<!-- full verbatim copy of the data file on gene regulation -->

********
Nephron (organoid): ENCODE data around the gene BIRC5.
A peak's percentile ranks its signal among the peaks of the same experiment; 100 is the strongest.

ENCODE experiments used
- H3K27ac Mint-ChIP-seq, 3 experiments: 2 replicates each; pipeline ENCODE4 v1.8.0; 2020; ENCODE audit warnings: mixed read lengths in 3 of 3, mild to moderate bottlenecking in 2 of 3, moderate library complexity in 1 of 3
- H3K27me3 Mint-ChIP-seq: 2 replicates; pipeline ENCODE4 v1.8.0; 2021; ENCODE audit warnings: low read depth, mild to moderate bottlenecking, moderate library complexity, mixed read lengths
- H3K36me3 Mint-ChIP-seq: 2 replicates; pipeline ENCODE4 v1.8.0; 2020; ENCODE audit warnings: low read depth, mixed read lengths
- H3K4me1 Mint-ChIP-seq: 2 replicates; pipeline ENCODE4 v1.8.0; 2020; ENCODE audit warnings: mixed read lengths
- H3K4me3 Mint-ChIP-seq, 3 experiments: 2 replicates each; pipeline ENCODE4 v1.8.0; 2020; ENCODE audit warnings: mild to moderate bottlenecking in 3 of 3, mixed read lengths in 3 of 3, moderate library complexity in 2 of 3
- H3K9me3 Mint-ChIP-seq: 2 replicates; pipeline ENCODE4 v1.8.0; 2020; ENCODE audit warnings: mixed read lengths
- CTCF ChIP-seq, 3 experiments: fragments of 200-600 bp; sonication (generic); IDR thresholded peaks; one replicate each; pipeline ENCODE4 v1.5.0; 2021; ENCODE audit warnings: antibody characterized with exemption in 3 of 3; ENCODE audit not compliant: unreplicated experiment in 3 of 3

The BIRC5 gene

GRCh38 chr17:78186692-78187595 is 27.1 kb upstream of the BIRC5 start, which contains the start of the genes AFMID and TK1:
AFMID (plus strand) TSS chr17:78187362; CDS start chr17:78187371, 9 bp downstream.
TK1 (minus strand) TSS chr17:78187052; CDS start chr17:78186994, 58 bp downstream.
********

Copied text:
Nephron (organoid): ENCODE data around the gene BIRC5.
A peak's percentile ranks its signal among the peaks of the same experiment; 100 is the strongest.

ENCODE experiments used
- H3K27ac Mint-ChIP-seq, 3 experiments: 2 replicates each; pipeline ENCODE4 v1.8.0; 2020; ENCODE audit warnings: mixed read lengths in 3 of 3, mild to moderate bottlenecking in 2 of 3, moderate library complexity in 1 of 3
- H3K27me3 Mint-ChIP-seq: 2 replicates; pipeline ENCODE4 v1.8.0; 2021; ENCODE audit warnings: low read depth, mild to moderate bottlenecking, moderate library complexity, mixed read lengths
- H3K36me3 Mint-ChIP-seq: 2 replicates; pipeline ENCODE4 v1.8.0; 2020; ENCODE audit warnings: low read depth, mixed read lengths
- H3K4me1 Mint-ChIP-seq: 2 replicates; pipeline ENCODE4 v1.8.0; 2020; ENCODE audit warnings: mixed read lengths
- H3K4me3 Mint-ChIP-seq, 3 experiments: 2 replicates each; pipeline ENCODE4 v1.8.0; 2020; ENCODE audit warnings: mild to moderate bottlenecking in 3 of 3, mixed read lengths in 3 of 3, moderate library complexity in 2 of 3
- H3K9me3 Mint-ChIP-seq: 2 replicates; pipeline ENCODE4 v1.8.0; 2020; ENCODE audit warnings: mixed read lengths
- CTCF ChIP-seq, 3 experiments: fragments of 200-600 bp; sonication (generic); IDR thresholded peaks; one replicate each; pipeline ENCODE4 v1.5.0; 2021; ENCODE audit warnings: antibody characterized with exemption in 3 of 3; ENCODE audit not compliant: unreplicated experiment in 3 of 3

The BIRC5 gene

GRCh38 chr17:78186692-78187595 is 27.1 kb upstream of the BIRC5 start, which contains the start of the genes AFMID and TK1:
AFMID (plus strand) TSS chr17:78187362; CDS start chr17:78187371, 9 bp downstream.
TK1 (minus strand) TSS chr17:78187052; CDS start chr17:78186994, 58 bp downstream.